Re: [netmod] XPath node type tests

Robert Wilton <rwilton@cisco.com> Mon, 23 October 2017 10:06 UTC

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To: Martin Bjorklund <mbj@tail-f.com>, andy@yumaworks.com
Cc: netmod@ietf.org
References: <87h8utg7q8.fsf@nic.cz> <4b74f390-4817-9154-e427-cd879e0ceeb9@cisco.com> <CABCOCHROiHZ6ojdamjtto7gbC=WZ_NkaNP6D_pDDeGsGp=X7xQ@mail.gmail.com> <20171023.111041.247783860756995497.mbj@tail-f.com>
From: Robert Wilton <rwilton@cisco.com>
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Date: Mon, 23 Oct 2017 11:05:58 +0100
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Subject: Re: [netmod] XPath node type tests
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On 23/10/2017 10:10, Martin Bjorklund wrote:
> Andy Bierman <andy@yumaworks.com> wrote:
>> On Fri, Oct 20, 2017 at 9:24 AM, Robert Wilton <rwilton@cisco.com> wrote:
>>
>>> Hi Lada,
>>>
>>> Thanks for the explanation, that makes sense.
>>>
>>>
>>> On 20/10/2017 16:27, Ladislav Lhotka wrote:
>>>
>>>> Hi Rob,
>>>>
>>>> Robert Wilton <rwilton@cisco.com> writes:
>>>>
>>>> Hi,
>>>>> XPATH 1.0 defines the following three node-type tests:
>>>>>
>>>>> 1) comment()
>>>>> 2) processing-instruction(<opt arg>)
>>>>> 3) text()
>>>>>
>>>> For completeness, node() is the fourth one.
>>>>
>>>> My assumption is that a YANG tree doesn't contain any nodes of type
>>>>> 'comment' or 'processing-instruction' and hence these filters would
>>>>> never match any nodes.
>>>>>
>>>> Yes. FWIW, Yangson library raises NotSupported exception upon
>>>> encountering these.
>>>>
>> But a server or client should ignore PIs, not reject the XML.
>>
>> I think text() and node() are just filter tests.
>>
>>    /foo/*[text()] would return all the child nodes of /foo that are leaf or
>> leaf-list
>>
>> text() returns a boolean (0 or 1).  Do not use it for value testing:
> No.  text() will select the text node children of the context node.
This is presumably because text() is evaluated as "child::text()".

>
>>    /foo/*[text() = 'fred']  // wrong!
> This actually works.  text() selects all text nodes (just one for a
> leaf), and then that text node is compared to the string 'fred'.
For clarity, am I right in my interpretation that a leaf is not itself a 
text node, but instead a leaf is an element node that contains a direct 
child text node?

Presumably, it is only leaf and leaf-list element nodes that can have 
these direct child text nodes.

I can see how this make sense for a XML document, but it does feel a bit 
non intuitive for a YANG data tree, and it may be helpful if this is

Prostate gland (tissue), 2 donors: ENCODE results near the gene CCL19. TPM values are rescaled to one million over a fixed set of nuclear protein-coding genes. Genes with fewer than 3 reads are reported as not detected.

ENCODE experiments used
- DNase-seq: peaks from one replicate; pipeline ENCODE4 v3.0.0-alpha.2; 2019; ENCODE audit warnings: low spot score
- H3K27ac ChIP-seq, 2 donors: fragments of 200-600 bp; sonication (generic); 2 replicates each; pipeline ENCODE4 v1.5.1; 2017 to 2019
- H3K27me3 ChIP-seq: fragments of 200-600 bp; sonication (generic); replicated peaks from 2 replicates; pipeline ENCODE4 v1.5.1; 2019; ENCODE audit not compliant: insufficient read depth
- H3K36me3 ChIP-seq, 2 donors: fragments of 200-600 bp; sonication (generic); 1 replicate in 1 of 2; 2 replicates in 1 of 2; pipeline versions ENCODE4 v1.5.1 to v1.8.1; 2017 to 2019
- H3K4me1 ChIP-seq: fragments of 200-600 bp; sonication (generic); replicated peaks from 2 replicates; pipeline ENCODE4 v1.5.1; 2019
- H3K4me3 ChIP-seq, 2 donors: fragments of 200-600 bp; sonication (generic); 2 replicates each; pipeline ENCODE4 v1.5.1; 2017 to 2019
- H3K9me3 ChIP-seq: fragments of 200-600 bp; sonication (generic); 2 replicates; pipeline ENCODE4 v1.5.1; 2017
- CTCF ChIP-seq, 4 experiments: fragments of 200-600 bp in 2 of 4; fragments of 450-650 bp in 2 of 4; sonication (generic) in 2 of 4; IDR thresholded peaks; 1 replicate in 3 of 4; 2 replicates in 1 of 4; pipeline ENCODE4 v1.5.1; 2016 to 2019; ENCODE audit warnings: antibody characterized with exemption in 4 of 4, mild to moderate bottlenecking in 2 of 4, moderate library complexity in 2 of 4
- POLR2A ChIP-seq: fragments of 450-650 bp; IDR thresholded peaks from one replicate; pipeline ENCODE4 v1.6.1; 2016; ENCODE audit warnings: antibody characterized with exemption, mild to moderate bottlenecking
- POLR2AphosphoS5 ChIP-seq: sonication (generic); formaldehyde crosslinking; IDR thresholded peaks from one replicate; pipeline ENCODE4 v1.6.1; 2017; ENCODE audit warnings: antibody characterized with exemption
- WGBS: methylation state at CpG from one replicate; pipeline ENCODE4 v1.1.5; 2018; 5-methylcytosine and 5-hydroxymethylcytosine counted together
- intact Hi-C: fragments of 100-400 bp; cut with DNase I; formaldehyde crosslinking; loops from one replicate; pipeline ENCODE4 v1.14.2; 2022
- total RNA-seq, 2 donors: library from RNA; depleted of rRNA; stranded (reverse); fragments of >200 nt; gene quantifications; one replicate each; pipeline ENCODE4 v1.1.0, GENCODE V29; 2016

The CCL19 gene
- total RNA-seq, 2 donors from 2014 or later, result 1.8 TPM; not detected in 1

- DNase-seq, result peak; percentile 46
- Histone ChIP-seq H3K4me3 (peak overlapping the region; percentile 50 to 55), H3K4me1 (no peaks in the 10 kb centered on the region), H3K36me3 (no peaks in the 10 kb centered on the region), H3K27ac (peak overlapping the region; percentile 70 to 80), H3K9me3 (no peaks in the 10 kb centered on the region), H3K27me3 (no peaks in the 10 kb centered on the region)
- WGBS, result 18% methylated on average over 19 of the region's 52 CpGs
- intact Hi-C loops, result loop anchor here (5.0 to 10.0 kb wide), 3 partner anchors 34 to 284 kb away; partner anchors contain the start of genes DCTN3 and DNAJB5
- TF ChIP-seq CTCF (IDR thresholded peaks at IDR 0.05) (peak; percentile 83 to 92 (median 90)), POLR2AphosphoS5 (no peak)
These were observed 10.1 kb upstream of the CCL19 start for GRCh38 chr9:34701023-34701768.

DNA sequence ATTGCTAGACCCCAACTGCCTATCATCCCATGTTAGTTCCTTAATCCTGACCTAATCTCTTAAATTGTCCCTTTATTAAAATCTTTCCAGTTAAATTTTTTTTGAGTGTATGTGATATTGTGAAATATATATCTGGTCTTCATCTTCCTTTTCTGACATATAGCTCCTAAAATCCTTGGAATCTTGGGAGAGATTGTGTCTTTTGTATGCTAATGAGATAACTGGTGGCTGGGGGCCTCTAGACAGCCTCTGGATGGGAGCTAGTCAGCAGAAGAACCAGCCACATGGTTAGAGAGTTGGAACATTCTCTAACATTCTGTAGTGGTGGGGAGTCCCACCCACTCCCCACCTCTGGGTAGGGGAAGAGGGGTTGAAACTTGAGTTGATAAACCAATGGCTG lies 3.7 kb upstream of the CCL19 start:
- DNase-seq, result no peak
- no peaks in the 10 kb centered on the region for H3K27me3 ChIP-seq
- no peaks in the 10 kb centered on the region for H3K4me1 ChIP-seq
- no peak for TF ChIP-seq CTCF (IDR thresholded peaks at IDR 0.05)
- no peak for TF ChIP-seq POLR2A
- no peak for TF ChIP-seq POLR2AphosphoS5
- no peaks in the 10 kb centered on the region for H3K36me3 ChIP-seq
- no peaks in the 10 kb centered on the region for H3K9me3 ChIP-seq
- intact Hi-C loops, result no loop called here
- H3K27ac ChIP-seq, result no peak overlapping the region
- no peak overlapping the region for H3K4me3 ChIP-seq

documented somewhat ...

   /foo/*[. = 'fred']  // correct

Presumably this test isn't quite the same, since child container and 
list nodes would also be included in the comparison (i.e. by 
concatenating all their descendant leaf values together into a single 
string), whereas the expression with the text() check will only include 
the values of direct child leaf and leaf-list nodes (as YANG is 
currently defined today).

Thanks,
Rob


>
>
>
> /martin
>
>
>
>
>>    /foo/*[. = 'fred']  // correct
>>
>> [7]    NodeTest    ::=    NameTest
>> <https://www.w3.org/TR/1999/REC-xpath-19991116/#NT-NameTest>
>> | NodeType <https://www.w3.org/TR/1999/REC-xpath-19991116/#NT-NodeType> '('
>> ')'
>> | 'processing-instruction' '(' Literal
>> <https://www.w3.org/TR/1999/REC-xpath-19991116/#NT-Literal> ')'
>>
>>
>>>> However, it wasn't clear to me from reading 7950 or rfc6087bis-14
>>>>> whether text() matches anything.  In particular, does a YANG leaf node
>>>>> (except of type empty) always parent a text node that holds its value?
>>>>>
>>>> I believe this is how it should be interpreted. According to XPath 1.0
>>>> spec, comparisons like
>>>>
>>>>       xyz = 'foo'
>>>>
>>>> use string-value of xyz node, which is defined as the concatenation of
>>>> the string-values of all text node descendants of xyz.
>>>>
>>> Yes.  I don't think that I've ever come across for XPath usage in YANG
>>> where the "concatenation of the string-values of all text node descendants
>>> " is actually useful (particularly as the children nodes are likely to not
>>> be consistently ordered).
>>>
>>>
>>
>> I think text() and node() are just filter tests.
>>
>>    /foo/*[text()] would return all the child nodes of /foo that are leaf or
>> leaf-list
>>
>> text() returns a boolean (0 or 1).
>>
>>
>> [7]    NodeTest    ::=    NameTest
>> <https://www.w3.org/TR/1999/REC-xpath-19991116/#NT-NameTest>
>> | NodeType <https://www.w3.org/TR/1999/REC-xpath-19991116/#NT-NodeType> '('
>> ')'
>> | 'processing-instruction' '(' Literal
>> <https://www.w3.org/TR/1999/REC-xpath-19991116/#NT-Literal> ')'
>>
>>
>>
>>
>> [38]    NodeType    ::=    'comment'
>> | 'text'
>> | 'processing-instruction'
>> | 'node'
>>
>>
>>
>>
>> The node test text() is true for any text node. For example, child::text() will
>> select the text node children of the context node. Similarly, the node test
>> comment() is true for any comment node, and the node test
>> processing-instruction() is true for any processing instruction. The
>> processing-instruction() test may have an argument that is Literal
>> <https://www.w3.org/TR/1999/REC-xpath-19991116/#NT-Literal>; in this case,
>> it is true for any processing instruction that has a name equal to the
>> value of the Literal
>> <https://www.w3.org/TR/1999/REC-xpath-19991116/#NT-Literal>.
>>
>>
>> Thanks,
>>> Rob
>>>
>>>
>>>
>>>> Lada
>>>>
>>>>
>> Andy
>>
>>
>>
>>> Thanks,
>>>>> Rob
>>>>>
>>>>>
>>>>>
>>>>> _______________________________________________
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>>>>>
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> .
>